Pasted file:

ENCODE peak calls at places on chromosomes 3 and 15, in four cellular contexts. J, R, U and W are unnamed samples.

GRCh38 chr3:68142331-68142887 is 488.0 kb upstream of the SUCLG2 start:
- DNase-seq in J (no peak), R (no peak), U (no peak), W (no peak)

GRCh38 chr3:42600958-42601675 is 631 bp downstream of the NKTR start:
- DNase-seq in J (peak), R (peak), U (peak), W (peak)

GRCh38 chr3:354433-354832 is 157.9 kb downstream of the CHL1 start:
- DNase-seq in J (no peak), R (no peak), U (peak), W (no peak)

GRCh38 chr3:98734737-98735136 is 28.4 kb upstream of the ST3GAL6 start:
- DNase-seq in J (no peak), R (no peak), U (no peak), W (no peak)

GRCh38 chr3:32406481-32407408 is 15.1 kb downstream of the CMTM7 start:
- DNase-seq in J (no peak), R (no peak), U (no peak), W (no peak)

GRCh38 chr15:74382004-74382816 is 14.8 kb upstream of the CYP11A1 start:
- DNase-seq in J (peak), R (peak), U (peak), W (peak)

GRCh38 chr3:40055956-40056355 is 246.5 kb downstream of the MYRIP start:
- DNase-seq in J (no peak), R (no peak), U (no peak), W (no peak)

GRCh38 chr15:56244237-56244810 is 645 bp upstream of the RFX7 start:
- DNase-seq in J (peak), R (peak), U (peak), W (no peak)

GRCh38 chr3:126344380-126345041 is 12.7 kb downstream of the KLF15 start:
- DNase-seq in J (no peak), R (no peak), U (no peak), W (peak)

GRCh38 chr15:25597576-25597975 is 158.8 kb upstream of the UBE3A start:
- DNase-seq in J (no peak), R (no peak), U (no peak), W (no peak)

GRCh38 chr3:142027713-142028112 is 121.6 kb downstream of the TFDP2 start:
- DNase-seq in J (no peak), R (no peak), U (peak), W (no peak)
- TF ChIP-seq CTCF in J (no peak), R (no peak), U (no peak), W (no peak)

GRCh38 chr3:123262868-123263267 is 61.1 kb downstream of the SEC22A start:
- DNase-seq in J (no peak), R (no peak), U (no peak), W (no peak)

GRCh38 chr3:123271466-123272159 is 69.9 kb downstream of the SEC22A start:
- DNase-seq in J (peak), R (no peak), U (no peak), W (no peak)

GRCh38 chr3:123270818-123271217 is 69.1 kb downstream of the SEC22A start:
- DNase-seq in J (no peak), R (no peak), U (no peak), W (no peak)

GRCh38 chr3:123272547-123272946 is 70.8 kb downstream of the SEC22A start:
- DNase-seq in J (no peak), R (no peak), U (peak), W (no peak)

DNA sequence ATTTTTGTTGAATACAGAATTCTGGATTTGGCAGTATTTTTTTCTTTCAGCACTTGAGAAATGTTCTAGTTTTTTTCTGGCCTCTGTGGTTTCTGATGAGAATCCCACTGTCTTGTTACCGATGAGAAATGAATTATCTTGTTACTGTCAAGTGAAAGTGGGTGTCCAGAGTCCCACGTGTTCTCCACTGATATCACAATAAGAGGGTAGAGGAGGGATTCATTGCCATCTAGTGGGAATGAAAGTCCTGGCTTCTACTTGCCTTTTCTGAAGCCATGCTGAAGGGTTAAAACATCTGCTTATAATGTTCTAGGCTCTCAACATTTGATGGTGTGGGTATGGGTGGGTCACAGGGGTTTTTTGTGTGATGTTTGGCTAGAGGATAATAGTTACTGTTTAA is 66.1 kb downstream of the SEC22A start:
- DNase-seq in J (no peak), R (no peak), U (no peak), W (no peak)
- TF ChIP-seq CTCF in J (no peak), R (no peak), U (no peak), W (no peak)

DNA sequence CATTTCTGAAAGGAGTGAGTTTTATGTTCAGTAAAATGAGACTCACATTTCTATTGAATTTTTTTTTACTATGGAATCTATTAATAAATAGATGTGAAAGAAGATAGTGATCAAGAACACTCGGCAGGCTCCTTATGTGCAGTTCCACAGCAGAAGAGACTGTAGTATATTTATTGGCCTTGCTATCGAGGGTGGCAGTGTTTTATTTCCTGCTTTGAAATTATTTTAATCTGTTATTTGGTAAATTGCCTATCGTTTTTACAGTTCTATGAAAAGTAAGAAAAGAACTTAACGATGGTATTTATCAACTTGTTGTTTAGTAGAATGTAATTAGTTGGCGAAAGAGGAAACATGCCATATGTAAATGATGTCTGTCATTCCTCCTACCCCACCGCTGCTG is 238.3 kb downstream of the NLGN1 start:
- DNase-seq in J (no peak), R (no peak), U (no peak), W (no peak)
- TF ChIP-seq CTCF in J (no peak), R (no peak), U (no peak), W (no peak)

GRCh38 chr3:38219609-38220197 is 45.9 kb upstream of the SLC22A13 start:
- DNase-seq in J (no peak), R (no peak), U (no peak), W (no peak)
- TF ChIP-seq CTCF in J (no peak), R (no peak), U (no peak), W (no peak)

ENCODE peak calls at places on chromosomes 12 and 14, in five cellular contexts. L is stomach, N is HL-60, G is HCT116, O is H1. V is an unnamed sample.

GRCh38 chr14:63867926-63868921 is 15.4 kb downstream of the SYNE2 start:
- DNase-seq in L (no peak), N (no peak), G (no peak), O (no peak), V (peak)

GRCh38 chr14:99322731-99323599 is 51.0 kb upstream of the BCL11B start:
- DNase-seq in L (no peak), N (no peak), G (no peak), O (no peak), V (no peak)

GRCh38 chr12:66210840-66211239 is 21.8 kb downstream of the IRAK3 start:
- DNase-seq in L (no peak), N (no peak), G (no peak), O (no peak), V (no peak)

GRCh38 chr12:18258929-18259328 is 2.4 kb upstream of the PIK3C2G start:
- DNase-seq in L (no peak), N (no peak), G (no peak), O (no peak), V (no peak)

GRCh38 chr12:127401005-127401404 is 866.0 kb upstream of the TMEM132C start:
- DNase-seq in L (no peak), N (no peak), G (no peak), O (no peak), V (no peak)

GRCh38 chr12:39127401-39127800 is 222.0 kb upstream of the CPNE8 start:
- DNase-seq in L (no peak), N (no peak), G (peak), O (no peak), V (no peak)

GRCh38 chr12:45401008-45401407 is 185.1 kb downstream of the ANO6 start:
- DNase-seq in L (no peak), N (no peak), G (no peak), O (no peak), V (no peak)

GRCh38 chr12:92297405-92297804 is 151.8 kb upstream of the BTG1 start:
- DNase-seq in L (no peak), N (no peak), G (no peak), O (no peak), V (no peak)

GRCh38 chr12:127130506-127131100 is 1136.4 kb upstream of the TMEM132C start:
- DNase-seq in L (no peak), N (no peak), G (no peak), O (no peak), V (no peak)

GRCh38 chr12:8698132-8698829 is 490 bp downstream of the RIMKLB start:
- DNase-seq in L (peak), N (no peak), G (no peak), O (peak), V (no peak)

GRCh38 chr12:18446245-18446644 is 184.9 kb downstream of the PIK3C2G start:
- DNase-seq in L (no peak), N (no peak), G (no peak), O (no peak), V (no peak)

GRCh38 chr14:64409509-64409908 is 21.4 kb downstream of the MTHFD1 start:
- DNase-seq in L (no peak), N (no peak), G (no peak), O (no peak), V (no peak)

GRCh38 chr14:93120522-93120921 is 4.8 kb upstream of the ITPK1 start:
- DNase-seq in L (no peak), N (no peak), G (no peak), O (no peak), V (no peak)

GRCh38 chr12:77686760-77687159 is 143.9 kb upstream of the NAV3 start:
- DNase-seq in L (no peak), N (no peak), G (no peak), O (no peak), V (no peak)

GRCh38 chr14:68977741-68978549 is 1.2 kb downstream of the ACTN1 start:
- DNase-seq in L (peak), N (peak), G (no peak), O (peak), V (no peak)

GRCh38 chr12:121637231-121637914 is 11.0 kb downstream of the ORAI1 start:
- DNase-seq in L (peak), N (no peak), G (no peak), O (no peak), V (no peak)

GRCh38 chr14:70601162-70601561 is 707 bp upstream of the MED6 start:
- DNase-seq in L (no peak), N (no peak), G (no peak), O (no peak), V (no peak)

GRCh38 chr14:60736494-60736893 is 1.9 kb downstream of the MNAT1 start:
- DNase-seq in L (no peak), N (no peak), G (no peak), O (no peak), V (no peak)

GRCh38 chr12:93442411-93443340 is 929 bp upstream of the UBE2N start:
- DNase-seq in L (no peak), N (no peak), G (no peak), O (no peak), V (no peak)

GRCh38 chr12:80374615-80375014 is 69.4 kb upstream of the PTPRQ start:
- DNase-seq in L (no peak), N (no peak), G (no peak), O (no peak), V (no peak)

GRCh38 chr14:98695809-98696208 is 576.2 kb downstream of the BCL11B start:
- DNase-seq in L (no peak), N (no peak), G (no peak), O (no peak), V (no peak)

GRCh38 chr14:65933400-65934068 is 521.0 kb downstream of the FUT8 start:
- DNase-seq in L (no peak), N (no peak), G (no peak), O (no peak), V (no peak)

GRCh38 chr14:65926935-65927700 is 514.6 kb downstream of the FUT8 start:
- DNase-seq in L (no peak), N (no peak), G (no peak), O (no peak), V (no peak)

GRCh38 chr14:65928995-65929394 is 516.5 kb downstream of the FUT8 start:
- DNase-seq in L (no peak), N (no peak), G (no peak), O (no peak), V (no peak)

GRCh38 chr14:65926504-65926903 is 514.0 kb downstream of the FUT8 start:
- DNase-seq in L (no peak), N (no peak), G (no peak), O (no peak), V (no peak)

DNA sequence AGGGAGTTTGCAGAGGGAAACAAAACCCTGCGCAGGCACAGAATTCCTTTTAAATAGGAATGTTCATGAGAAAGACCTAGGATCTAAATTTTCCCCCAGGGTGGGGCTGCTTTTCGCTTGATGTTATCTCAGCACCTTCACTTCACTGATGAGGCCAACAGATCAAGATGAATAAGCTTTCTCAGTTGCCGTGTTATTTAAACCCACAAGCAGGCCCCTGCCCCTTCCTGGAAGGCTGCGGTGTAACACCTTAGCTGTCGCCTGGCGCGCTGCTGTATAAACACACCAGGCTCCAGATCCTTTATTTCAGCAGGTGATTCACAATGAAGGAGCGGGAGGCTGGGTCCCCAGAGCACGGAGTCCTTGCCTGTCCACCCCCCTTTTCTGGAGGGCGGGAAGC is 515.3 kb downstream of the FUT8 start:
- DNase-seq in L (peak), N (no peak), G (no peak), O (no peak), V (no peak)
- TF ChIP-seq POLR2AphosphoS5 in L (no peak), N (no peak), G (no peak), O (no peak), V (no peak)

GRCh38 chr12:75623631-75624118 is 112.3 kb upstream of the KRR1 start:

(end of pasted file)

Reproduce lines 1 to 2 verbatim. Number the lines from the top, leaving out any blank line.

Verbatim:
ENCODE peak calls at places on chromosomes 3 and 15, in four cellular contexts. J, R, U and W are unnamed samples.

GRCh38 chr3:68142331-68142887 is 488.0 kb upstream of the SUCLG2 start: